Yet another submission was that the NA Speaker’s ruling cannot be challenged in any court of law. However, nobody represented the speaker, because of which the justification for her ruling in favour of Mr Gilani remained unexplained.
The landmark SC order against Mr Gilani clearly means that all these arguments have been rejected by the bench.
In the court, the prime minister’s lawyer did talk about the president’s immunity from prosecution but did not come up with supportive arguments. The mere reference to the relevant article without any explanation as to whether the immunity has to be claimed or it is automatic was part of the strategy of Mr Gilani’s legal team.  
They deliberately avoided any discussion on the subject as any opinion to the contrary expressed by the bench could have created problems for the president, whose sole defence from prosecution in Swiss cases is the immunity clause.  
The court would have told the PM’s lawyers why it had ordered their client to write a letter against the president despite the immunity clause.
Interestingly, the NA speaker did send a written reply to the SC about her ruling, but did not ask anyone to represent her. As a result, a number of questions the court could ask about the rationale of the ruling could not be asked.
The period of Mr Gilani will be remembered for rampant corruption, torturous loadshedding, back-breaking price hike, joblessness, misgovernance, unrest in Balochistan, collapse of the PIA, Steel Mills, Pakistan Railways, WAPDA and many other prestigious state institutions.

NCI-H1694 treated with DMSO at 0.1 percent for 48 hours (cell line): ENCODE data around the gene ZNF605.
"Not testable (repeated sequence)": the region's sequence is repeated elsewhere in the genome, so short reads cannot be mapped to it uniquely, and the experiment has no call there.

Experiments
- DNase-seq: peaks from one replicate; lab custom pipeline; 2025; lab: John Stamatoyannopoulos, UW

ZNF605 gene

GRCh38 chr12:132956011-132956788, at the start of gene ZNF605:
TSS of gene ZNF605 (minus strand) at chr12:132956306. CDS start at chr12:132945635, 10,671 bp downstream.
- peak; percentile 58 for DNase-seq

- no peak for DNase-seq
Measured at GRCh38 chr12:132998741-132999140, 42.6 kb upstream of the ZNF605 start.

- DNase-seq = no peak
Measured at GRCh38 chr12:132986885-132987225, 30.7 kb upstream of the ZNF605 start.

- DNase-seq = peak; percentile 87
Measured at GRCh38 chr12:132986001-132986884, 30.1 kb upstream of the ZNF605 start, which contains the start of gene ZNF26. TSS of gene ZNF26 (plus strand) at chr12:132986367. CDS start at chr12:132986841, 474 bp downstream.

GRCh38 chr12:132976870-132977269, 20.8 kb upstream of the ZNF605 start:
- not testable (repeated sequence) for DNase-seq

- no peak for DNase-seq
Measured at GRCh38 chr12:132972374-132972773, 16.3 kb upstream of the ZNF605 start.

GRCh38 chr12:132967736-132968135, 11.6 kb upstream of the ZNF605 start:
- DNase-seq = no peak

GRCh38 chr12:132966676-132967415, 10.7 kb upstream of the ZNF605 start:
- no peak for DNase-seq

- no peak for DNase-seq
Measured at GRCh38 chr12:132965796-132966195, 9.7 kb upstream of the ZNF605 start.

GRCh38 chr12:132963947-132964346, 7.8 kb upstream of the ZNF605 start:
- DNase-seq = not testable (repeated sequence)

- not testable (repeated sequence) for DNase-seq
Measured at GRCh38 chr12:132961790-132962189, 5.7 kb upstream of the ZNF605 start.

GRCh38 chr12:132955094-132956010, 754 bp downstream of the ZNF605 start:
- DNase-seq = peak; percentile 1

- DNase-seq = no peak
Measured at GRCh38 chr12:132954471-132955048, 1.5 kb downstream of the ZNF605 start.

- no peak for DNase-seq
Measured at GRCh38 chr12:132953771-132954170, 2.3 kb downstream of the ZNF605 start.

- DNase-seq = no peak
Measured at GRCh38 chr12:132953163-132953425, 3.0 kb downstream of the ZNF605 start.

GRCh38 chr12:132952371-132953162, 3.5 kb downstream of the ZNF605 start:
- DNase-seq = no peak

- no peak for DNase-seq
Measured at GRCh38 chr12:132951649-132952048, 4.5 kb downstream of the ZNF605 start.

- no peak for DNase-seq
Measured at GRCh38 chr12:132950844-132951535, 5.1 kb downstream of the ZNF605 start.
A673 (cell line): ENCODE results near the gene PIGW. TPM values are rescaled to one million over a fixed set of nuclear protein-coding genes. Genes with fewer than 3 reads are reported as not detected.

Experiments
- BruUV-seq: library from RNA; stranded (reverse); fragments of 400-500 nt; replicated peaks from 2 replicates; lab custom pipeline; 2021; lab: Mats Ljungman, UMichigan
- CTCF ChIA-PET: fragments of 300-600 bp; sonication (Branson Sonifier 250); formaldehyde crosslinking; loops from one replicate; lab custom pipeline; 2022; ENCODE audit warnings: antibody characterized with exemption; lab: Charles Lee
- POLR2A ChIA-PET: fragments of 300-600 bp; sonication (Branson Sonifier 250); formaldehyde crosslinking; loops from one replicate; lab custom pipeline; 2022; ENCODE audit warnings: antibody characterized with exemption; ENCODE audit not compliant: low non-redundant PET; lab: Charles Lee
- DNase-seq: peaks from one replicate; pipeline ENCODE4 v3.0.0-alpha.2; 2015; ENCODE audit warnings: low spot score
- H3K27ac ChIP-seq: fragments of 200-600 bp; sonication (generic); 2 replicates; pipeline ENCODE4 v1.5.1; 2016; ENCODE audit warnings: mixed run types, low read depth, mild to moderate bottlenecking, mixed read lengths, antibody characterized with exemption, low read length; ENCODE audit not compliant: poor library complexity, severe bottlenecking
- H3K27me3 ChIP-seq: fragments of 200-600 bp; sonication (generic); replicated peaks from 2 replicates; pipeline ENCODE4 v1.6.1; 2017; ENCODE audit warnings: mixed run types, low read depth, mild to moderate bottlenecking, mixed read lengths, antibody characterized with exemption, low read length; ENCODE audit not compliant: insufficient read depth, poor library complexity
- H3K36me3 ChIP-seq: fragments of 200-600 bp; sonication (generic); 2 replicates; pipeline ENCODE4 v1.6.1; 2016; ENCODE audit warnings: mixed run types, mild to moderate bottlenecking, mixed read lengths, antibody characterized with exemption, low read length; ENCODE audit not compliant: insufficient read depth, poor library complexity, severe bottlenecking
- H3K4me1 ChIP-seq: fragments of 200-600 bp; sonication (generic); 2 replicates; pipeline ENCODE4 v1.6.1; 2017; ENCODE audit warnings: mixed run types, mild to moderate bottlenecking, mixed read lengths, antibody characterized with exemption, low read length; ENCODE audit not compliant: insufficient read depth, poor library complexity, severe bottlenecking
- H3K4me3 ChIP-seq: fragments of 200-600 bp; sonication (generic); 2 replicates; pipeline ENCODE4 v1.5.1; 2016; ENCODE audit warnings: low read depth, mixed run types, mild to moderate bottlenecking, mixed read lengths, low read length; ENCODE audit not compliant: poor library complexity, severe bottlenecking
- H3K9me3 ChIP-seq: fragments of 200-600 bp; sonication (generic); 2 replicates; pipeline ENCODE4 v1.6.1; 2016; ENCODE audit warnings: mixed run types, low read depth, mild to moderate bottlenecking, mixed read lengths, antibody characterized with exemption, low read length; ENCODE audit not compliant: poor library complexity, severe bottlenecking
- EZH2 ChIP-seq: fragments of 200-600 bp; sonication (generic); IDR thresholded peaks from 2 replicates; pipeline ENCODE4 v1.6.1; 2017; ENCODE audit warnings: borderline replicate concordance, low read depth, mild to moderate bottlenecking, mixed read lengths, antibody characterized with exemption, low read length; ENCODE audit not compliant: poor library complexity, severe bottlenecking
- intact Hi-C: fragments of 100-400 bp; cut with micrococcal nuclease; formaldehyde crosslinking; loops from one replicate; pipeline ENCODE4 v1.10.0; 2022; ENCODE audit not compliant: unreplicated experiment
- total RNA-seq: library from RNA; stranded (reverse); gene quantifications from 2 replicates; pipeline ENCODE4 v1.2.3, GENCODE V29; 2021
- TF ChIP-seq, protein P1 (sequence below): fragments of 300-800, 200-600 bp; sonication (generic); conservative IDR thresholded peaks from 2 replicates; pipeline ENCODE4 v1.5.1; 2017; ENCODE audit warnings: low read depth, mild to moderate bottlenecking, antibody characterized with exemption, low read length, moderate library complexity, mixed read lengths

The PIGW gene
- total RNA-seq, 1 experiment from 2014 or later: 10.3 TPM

During the Gilani rule, the nation was lumbered with over $20 billion foreign loans but still the economic situation did not improve.
Ironically, even in the fifth year into power the prime minister and his cabinet colleagues complained that they had inherited a bad economy, which was a misstatement. The situation during the Musharraf era was much better.
The CIA raid that led to the killing of Osama bin Laden, attacks on the GHQ and the naval base in Karachi also took place during the Gilani rule.
His government also failed to arrest the killers of Ms Benazir Bhutto. Arrest warrants for Gen Musharraf were issued, but no step was taken to bring the former president to justice.
There are allegations that Mr Gilani and other members of his family made millions and millions of rupees while in power.
It was also during the Gilani rule that a conspiracy was hatched against the armed forces and the nuclear programme of Pakistan. The country’s ambassador to US – Husain Haqqani – wrote a memorandum to US authorities to seek their help to avert a likely military coup against the PPP regime after the OBL episode.
Although Haqqani denied, a special commission said the memo had been authored by Pakistan’s ambassador to the US.  The commission also held that Haqqani was not loyal to Pakistan.
An NFC award, provincial status to Gilgit-Baltistan, 18, 19th and 20th constitutional amendments and the launch of a package for Balochistan are some of the achievements of the Gilani government.